The next day I did a similar test with just one batch of 8 magazines, but with a different pellet (no weighed). Ouch, I had somehow become a worse shot overnight. None of my groupings were as good as the night before. Three targets had fliers that went 2 or 3 rings out from center. Only one group was smaller than 1/2″.

Test results for batch 4
I waited another day and tried the same test but this time with weighed pellets. I didn’t have any radical fliers this time (or maybe they were all radical fliers) but all my groups were still larger than 1/2″.

Wrap up
I then took 2 mags that had the worst groups and shot the same pellets with them. Still got bad groups. Well, you’ve probably guessed what my next test was. Yep, I went back to the H&N Wadcutters in those two mags and started shooting 1/4″-1/2″ groups again. This doesn’t necessarily mean the second brand of pellets are bad. It only means they’re different for this gun or for me. I don’t understand it, but it seems to be so. It could even be psychological if I think brand A is superior and my brain automatically concentrates better.

Conclusion
I believe my bad groupings in this test were due to lack of experience, shooter fatigue, lack of concentration, ill-spaced pit stops and/or pellet dynamics, and not magazine properties. When I gain more experience and find that pellet that is right for me and after my grandkids have broken in their magazines more, I will retry this test if for no other reason than my own amazement and amusement.

Post mortem
After completing my tests I took a close look at the mechanics of how the pellets are loaded into the gun barrel. In the IZH-61 owner’s manual, Figure 1 shows a follower (item #8). It’s a machined rod that is tapered toward the front, the part that goes into the receiver (item #44). The tapered part is about a half-inch long, smaller in diameter than the opening in the back of a pellet and is the part that rams the pellet into the receiver. The smaller rod also has a somewhat pointed tip that contacts the small indentation inside the skirt of the pellet to help guide it. The larger part of the rod is the diameter of the receiver opening. The rod is pushed forward when you cock the gun, and it shoves the pellet about 3/4″ or so into the receiver because about 1/4″ of the larger part of the rod goes in, too, to block any air blowback (I imagine).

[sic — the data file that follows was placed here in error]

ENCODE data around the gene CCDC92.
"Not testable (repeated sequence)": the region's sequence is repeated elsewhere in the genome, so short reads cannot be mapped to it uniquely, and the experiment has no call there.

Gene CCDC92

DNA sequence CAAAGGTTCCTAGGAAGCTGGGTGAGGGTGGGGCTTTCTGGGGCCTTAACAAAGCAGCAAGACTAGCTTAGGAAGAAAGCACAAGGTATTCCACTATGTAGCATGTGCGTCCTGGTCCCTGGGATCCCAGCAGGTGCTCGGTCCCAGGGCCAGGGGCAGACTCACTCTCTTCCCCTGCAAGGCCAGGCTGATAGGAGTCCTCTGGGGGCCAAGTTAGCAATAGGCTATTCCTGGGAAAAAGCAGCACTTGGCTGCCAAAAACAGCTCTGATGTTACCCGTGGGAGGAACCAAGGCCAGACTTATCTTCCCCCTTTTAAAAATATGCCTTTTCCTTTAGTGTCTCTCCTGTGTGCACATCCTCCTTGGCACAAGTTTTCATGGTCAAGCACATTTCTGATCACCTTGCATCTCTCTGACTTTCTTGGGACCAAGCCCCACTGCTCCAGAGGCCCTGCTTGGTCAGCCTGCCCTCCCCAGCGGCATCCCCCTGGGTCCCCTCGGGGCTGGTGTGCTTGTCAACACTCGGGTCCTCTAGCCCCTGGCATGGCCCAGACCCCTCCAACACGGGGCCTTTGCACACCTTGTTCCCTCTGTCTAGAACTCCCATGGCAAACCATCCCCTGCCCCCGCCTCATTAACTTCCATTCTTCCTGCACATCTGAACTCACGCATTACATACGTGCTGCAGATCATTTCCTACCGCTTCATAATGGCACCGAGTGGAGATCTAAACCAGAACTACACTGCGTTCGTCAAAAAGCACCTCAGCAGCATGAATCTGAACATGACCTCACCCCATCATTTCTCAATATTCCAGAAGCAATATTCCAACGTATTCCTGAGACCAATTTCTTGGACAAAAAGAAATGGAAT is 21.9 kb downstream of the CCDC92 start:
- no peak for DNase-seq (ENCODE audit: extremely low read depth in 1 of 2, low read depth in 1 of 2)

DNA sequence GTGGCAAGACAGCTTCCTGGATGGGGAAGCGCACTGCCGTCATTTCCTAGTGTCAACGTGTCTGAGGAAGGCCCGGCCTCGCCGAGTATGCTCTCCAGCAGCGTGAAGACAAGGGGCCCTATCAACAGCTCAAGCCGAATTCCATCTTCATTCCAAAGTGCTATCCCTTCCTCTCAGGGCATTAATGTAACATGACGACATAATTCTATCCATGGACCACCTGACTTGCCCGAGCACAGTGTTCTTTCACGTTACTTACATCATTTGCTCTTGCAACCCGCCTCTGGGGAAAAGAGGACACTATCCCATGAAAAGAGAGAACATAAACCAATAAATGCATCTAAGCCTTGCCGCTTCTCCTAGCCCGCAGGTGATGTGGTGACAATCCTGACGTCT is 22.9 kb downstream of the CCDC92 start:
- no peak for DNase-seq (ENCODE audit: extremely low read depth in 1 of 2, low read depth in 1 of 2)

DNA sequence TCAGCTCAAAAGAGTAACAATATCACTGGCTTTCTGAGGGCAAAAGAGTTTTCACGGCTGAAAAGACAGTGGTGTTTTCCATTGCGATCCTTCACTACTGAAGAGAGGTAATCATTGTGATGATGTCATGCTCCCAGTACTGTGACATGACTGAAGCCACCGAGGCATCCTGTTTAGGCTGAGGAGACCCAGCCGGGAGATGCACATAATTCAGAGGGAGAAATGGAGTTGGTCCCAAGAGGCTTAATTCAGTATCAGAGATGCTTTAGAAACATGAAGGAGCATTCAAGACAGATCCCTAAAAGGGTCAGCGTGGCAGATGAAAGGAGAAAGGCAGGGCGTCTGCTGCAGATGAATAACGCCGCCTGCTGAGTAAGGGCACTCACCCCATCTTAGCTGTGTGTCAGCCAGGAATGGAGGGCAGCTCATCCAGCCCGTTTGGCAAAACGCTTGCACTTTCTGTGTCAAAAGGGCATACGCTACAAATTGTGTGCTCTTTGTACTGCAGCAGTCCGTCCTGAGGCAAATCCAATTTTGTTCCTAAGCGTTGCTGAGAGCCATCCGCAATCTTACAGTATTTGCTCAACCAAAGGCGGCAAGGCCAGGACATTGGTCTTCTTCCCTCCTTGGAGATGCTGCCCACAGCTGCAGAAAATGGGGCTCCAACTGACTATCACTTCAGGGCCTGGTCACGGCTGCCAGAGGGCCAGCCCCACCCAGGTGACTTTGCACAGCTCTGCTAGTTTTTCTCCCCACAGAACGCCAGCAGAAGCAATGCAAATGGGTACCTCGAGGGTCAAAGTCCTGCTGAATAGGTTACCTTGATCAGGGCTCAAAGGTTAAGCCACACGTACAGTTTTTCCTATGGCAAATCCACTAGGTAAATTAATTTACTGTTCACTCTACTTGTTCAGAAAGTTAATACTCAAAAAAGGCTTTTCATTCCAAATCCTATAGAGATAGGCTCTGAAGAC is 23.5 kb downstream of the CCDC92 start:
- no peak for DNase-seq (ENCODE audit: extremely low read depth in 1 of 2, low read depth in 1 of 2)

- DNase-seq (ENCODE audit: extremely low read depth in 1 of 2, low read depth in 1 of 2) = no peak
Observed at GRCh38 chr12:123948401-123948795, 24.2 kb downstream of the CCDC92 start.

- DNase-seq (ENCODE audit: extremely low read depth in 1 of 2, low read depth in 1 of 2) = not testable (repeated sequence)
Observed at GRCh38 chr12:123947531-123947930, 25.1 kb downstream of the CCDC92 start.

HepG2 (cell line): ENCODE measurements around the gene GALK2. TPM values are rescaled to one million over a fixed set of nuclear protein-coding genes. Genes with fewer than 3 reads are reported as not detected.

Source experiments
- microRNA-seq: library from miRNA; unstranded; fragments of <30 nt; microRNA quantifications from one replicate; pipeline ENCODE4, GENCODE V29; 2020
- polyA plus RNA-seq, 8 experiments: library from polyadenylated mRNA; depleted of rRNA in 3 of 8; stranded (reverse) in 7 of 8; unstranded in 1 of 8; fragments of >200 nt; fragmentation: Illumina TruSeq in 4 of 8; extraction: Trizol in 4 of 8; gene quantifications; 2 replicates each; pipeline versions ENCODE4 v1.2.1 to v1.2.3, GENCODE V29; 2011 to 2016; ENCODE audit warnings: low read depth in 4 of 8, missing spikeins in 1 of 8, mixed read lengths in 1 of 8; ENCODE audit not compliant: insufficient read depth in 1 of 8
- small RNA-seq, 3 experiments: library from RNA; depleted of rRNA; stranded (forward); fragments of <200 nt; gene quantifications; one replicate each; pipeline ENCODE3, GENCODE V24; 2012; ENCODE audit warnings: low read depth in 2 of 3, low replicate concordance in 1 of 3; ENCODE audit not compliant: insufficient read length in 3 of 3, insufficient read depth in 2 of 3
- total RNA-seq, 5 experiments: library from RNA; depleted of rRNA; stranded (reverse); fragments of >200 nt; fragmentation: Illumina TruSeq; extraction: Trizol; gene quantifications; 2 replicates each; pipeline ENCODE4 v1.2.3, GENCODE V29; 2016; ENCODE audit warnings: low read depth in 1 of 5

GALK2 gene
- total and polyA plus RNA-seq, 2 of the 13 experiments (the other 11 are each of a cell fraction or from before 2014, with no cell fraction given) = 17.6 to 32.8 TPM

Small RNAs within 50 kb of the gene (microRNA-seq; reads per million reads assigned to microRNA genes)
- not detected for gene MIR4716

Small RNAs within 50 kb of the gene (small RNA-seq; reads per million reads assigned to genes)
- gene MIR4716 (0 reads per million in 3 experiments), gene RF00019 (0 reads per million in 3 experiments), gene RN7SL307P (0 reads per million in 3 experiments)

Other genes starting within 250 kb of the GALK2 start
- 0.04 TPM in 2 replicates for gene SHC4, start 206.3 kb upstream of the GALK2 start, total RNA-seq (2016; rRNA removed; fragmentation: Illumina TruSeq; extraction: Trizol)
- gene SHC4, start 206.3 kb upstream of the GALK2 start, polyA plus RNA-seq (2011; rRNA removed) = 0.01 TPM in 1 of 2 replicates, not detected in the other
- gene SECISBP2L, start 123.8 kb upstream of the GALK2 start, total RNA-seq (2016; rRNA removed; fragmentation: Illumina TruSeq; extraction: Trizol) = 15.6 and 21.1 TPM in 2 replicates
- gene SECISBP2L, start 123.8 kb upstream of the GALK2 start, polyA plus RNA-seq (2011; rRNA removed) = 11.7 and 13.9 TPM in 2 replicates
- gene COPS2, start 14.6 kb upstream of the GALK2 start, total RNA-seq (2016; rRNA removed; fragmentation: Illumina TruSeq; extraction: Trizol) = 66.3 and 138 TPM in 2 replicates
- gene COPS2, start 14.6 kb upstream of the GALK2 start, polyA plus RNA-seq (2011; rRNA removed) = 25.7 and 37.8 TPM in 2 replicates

It’s my opinion that when the pellet is shoved into the receiver 3/4″ by the rod, there won’t be any influence on the pellet’s orientation from the magazine at its final stopping position. However, I suppose a magazine could be defective enough to damage the pellet skirt in such a way that the movement into the receiver and down the barrel doesn’t straighten it out. In that case, I think it would be easy to visually identify the defect.

You could argue that if a batch of magazines were bought, there’s a chance one or more could be defective. However, at the same time, you could argue that one or more guns would have a defective magazine. I don’t hear this coming from the multitude of IZH-61 owners (yet).

Bottom line
I had a whole lot of fun playing with this issue and fun is why I took up this sport in the first place. As an added bonus, I think I became a somewhat better shooter. I can’t wait to see how a peep site will do on a test like this. Again, whoever it was who mentioned this in the first place, please come up with more thought-provoking ideas for me.